While at a summer house awaiting their husbands’ return, three sisters-in-law recount stories from their respective marriages. Rakel (Anita Björk) tells of receiving a visit from a former lover (Jarl Kulle); Marta (Maj-Britt Nilsson), of agreeing to marry a painter (Birger Malmsten) only after having his child; and Karin (Eva Dahlbeck), of being stuck with her husband (Gunnar Björnstrand) in an elevator, where they talk intimately for the first time in years.
Driven by dexterous flashbacks, the engaging Secrets of Women is a veritable seedbed of perennial Bergman themes, ranging from aspiring young love to the fear of loneliness, with the finale a masterpiece of chamber comedy.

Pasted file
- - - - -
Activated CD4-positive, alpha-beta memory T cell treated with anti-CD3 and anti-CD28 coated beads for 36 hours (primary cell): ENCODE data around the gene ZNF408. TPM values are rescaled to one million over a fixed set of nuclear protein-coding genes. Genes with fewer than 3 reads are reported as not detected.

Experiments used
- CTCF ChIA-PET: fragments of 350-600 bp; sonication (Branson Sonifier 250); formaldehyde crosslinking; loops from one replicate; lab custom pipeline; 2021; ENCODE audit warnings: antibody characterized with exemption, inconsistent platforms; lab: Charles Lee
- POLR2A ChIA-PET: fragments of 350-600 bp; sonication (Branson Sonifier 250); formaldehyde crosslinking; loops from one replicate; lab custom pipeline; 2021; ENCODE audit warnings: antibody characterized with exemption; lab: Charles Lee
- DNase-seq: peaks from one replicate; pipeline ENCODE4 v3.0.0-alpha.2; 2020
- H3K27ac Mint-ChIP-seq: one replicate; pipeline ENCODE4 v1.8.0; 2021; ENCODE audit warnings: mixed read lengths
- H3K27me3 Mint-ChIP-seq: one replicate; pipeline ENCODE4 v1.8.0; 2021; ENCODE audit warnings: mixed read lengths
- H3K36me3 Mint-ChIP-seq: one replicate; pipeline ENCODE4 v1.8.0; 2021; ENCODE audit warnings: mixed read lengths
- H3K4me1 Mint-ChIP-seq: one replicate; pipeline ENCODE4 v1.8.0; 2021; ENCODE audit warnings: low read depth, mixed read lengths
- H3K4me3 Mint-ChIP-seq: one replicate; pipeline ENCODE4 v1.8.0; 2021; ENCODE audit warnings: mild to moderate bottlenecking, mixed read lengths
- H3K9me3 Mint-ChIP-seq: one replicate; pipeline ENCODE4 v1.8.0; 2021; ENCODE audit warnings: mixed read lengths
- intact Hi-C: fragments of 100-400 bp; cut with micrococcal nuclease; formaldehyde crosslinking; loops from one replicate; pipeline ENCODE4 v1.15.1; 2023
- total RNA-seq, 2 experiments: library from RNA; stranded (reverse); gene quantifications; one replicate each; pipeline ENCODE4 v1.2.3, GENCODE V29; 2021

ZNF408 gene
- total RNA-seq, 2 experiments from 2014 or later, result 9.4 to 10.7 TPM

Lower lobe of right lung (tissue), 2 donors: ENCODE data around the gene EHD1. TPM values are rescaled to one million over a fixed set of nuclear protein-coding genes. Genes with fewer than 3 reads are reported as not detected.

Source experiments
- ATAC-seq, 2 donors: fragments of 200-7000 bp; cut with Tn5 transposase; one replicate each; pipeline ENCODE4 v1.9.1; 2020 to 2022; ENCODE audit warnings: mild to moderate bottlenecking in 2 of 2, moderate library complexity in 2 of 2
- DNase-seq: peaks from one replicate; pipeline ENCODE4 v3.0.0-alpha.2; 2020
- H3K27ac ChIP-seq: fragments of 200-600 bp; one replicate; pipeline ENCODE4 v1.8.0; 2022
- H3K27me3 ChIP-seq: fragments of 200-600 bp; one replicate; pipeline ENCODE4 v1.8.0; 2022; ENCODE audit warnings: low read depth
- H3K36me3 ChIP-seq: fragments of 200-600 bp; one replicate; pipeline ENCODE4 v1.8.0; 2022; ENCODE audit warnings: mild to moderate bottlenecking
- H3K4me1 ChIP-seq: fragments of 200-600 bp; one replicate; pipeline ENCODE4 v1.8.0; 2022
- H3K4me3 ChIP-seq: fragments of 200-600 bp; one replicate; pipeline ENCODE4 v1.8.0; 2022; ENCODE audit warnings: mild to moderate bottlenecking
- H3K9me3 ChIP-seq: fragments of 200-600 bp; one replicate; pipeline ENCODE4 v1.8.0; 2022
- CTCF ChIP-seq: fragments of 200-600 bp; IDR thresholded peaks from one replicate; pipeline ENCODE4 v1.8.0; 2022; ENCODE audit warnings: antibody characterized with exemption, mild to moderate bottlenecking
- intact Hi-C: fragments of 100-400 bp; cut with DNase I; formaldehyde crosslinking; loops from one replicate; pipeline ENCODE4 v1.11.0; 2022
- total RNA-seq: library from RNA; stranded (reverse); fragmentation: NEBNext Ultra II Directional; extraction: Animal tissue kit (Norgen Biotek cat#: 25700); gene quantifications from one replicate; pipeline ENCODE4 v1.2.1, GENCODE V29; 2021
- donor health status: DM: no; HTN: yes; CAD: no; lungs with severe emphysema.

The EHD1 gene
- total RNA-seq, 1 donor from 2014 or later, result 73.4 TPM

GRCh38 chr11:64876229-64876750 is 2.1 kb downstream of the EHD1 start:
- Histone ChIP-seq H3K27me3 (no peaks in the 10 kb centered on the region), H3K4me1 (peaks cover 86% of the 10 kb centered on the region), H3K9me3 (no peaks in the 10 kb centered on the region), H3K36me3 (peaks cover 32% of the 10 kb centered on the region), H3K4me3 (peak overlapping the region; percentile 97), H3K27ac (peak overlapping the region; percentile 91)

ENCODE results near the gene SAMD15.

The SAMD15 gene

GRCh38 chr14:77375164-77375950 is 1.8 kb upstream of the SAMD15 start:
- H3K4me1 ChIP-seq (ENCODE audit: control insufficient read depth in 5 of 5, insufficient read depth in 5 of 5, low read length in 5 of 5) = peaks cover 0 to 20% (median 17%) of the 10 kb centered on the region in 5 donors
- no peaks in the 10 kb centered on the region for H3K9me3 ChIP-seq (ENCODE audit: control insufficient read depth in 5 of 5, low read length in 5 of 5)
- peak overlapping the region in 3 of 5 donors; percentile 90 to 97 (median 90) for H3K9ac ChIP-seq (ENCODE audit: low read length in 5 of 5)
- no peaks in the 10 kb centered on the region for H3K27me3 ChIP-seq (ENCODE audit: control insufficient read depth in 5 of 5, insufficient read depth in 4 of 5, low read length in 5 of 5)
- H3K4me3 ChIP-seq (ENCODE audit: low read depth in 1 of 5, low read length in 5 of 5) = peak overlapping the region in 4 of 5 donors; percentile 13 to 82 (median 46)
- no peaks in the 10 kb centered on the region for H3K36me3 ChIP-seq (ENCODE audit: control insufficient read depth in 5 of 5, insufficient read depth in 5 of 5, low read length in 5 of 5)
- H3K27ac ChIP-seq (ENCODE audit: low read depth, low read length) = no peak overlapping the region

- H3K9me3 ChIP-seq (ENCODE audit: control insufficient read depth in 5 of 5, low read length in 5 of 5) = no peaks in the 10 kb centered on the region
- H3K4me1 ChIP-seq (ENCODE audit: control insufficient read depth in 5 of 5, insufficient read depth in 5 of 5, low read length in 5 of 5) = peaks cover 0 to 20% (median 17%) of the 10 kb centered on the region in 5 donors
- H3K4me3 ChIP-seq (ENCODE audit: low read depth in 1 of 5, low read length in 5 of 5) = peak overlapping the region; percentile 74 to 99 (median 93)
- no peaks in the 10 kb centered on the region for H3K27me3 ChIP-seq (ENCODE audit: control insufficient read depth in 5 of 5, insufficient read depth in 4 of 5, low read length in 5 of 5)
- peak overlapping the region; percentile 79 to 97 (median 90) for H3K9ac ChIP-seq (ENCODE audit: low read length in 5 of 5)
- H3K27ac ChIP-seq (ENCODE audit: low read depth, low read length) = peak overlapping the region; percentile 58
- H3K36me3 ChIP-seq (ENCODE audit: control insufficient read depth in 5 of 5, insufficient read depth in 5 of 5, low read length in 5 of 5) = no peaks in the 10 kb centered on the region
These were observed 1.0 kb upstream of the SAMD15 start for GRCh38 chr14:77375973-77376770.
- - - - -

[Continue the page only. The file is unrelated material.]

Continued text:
“[Secrets of Women] wasn’t really intended to be experimental in any way. It was meant to be a commercial success. But it contains another, more heavily disguised experiment. And that’s the little bit with Maj-Britt Nilsson and Birger Malmsten. It has almost no dialogue, only some 50 lines. This really was an experiment, an attempt on my part to tell a story in pictures. An attempt I didn’t repeat until The Silence, where there’s very little dialogue. But it was a secret experiment, too—we didn’t dare tell anyone we were experimenting.” —Ingmar Bergman
“The drama takes precedence over comedy, but the wry tone makes this one of the smoothest and most accessible films from the early stages of Bergman's career.” —Film4